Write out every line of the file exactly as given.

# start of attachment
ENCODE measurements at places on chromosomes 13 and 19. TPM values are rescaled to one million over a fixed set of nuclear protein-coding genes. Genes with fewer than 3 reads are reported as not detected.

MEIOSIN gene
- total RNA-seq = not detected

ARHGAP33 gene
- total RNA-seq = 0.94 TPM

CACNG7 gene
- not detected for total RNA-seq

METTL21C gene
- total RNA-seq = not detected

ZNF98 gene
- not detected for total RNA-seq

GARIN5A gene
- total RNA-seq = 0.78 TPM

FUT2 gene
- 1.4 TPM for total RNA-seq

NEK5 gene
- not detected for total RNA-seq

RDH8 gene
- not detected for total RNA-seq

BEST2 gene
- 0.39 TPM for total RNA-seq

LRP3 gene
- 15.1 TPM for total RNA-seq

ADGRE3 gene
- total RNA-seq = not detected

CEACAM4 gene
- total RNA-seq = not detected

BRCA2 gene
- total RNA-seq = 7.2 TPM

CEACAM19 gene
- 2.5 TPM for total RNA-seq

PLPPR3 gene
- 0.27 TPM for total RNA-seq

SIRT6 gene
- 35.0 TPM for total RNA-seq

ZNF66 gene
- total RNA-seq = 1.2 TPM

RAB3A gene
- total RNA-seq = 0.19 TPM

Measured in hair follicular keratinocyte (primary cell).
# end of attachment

ENCODE measurements at places on chromosomes 13 and 19. TPM values are rescaled to one million over a fixed set of nuclear protein-coding genes. Genes with fewer than 3 reads are reported as not detected.

MEIOSIN gene
- total RNA-seq = not detected

ARHGAP33 gene
- total RNA-seq = 0.94 TPM

CACNG7 gene
- not detected for total RNA-seq

METTL21C gene
- total RNA-seq = not detected

ZNF98 gene
- not detected for total RNA-seq

GARIN5A gene
- total RNA-seq = 0.78 TPM

FUT2 gene
- 1.4 TPM for total RNA-seq

NEK5 gene
- not detected for total RNA-seq

RDH8 gene
- not detected for total RNA-seq

BEST2 gene
- 0.39 TPM for total RNA-seq

LRP3 gene
- 15.1 TPM for total RNA-seq

ADGRE3 gene
- total RNA-seq = not detected

CEACAM4 gene
- total RNA-seq = not detected

BRCA2 gene
- total RNA-seq = 7.2 TPM

CEACAM19 gene
- 2.5 TPM for total RNA-seq

PLPPR3 gene
- 0.27 TPM for total RNA-seq

SIRT6 gene
- 35.0 TPM for total RNA-seq

ZNF66 gene
- total RNA-seq = 1.2 TPM

RAB3A gene
- total RNA-seq = 0.19 TPM

Measured in hair follicular keratinocyte (primary cell).